Film Review: 12 Years a Slave

Solomon Northup (Chiwetel Ejiofor), a free black man living in America in the 1700s, is kidnapped and sold into slavery where he remains for 12 years. During his time he is tormented and tortured by slave owner Epps (Michael Fassbender) who also has an unhealthy obsession with Solomon’s fellow slave Patsey (Lupita Nyong’o).

Director Steve Mcqueen’s previous two features, Hunger and Shame, were intricate character examinations, delving into the human condition but from a very particular viewpoint.

However, with 12 Years a Slave McQueen tackles a much broader subject, that of slavery, and looks at it from a more expansive viewpoint. It’s still a character examination, and a deeply personal one at that, but this time around we’re shown a wider world and some of its more horrendous aspects.

And much of it truly is horrendous. McQueen takes an unflinching look at Northop’s story and has no qualms in presenting us with a piece of cinema that is genuinely uncomfortable and in many ways repulsive. On more than one occasion we’re shown the atrocities that Northop and his fellow slaves had to endure and we’re not spared any of the details.

McQueen has become known for his long takes and he uses them here to devastating effect. One scene in which we see Northup being hung whilst life blithely goes on around him lingers for what seems like an eternity. Similarly, when we see Patsey being sadistically whipped by Epps, every inch of your being screams for it to stop, but McQueen forces us to watch every last crippling lash. This does make for an incredibly difficult watch but is all the more powerful for it.

The performances are also hugely responsible in delivering the film’s message. Chiwetel Ejiofor is heartbreakingly genuine as Solomon as he wrestles with coming to terms with the fact he’s now a slave and may never see his family again. Another long take showing Solomon’s conflict in joining in singing ‘Roll Jordan, Roll’ with the other slaves is simply masterful. Michael Fassbender also gives yet another fine performance in his third collaboration with McQueen as the hateful slave owner Epps. In a similar way to Northup, Epps is conflicted, particularly when it comes to his feeling for Patsey and Fassbender is fantastic at showing this underlying vulnerability. Lupita Nyong’o, in her first film role, is a revelation as Patsey and seeing her subject to such abhorrent abuse is just crushing.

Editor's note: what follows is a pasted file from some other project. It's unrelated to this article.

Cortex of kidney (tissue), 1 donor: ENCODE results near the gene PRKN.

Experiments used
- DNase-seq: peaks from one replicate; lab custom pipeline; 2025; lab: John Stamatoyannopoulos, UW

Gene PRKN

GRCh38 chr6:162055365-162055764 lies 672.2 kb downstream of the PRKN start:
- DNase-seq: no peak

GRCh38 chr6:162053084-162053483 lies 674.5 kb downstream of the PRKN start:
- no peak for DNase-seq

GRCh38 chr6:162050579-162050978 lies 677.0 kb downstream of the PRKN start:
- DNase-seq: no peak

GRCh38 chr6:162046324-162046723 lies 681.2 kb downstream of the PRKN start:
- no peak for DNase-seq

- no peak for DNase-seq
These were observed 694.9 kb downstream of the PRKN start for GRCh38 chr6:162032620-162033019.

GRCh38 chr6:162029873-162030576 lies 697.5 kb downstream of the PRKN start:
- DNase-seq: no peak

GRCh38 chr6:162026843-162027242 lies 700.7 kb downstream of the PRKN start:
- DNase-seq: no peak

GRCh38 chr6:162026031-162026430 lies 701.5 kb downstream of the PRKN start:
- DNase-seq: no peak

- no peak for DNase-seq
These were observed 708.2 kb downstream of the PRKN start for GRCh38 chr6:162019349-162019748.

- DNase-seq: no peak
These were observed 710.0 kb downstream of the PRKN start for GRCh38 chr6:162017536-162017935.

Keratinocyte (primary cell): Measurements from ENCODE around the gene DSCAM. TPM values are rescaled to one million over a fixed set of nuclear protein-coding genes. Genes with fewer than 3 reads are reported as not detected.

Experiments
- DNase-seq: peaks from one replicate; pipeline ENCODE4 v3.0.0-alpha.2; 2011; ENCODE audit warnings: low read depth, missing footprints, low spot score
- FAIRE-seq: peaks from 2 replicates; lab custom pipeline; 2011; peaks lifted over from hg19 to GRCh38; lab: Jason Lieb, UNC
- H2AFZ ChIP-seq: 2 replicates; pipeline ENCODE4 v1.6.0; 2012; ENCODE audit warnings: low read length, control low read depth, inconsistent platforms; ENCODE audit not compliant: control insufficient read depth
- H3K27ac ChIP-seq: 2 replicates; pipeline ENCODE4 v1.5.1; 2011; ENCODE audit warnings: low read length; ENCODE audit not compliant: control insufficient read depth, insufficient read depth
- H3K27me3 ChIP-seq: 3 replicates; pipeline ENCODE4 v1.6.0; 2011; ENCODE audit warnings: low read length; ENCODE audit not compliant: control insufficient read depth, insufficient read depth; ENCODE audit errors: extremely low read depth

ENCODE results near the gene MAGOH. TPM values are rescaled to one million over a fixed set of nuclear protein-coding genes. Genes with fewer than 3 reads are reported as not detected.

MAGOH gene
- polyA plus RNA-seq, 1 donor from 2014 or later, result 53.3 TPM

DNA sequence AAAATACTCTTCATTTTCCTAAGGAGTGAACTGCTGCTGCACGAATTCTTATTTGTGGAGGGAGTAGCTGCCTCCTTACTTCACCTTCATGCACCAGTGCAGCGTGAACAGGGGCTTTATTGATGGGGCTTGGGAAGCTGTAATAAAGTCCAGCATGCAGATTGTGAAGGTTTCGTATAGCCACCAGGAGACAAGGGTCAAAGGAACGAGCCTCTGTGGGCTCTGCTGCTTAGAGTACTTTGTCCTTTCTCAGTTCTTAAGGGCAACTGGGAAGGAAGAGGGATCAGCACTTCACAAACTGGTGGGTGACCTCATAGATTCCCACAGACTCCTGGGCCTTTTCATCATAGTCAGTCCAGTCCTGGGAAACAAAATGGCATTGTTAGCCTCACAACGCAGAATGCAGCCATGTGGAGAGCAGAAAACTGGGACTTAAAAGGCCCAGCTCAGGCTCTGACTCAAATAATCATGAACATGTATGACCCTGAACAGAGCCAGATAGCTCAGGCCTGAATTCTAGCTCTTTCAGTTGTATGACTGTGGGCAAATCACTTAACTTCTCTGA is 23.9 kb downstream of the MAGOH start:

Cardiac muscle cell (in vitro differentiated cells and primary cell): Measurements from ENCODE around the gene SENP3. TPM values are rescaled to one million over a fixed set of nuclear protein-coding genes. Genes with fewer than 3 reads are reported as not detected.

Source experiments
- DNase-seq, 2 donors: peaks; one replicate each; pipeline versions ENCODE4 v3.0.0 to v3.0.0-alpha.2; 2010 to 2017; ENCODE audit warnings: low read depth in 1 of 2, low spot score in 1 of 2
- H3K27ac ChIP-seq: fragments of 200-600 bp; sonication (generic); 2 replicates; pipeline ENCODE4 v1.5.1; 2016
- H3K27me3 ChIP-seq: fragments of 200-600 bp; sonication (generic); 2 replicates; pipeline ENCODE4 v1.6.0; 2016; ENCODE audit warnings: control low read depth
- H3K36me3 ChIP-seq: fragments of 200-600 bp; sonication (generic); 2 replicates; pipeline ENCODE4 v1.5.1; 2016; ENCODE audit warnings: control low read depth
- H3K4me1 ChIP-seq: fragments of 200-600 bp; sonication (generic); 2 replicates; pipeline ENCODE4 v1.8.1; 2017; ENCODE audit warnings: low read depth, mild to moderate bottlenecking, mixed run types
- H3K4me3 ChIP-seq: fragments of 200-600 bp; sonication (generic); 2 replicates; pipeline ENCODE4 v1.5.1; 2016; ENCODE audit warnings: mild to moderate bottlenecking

There are faults with the film, though, and blame must fall at the feet of McQueen and writer John Ridley. Solomon is kidnapped and sold into slavery very early on in the film which doesn’t really allow us to get a sense of his family life. His wife and children are afforded very little screentime and so we don’t really get much of a sense of Solomon as a family man and more importantly a free man. Also, there’s very little to indicate the passage of time throughout the film. Solomon was a slave for 12 years, but in the film it could just as easily have been 12 days. This doesn’t really help us get a sense of how long he was in slavery for and consequently lessens the impact when he finally regains his freedom.

It’s difficult to say 12 Years a Slave is a film one can enjoy. There’s plenty to admire and respect but it’s hard to glean much enjoyment from it. However, it’s an undeniably powerful piece of cinema and further proof that Steve McQueen is one of the most evocative directors working today.


  • Outstanding performances from Ejiofor, Fassbender and Nyong’o
  • Beautifully shot
  • Immensely powerful and heartwrenching


  • Not enough time spent with Solomon and his family in the outset
  • Little to indicate the passage of time, lessening the impact of just how long Solomon was away.

4 pigeons

4/5 pigeons

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30 thoughts on “Film Review: 12 Years a Slave

  1. CMrok93 says:

    Good review. It’s definitely one of those “one-and-done” movies. You’ve seen it once, you’ve had enough emotional heartbreak for one day, and you may never give it a glance again. That’s how I felt, but I may just check it out once more before the Oscars.

  2. keith7198 says: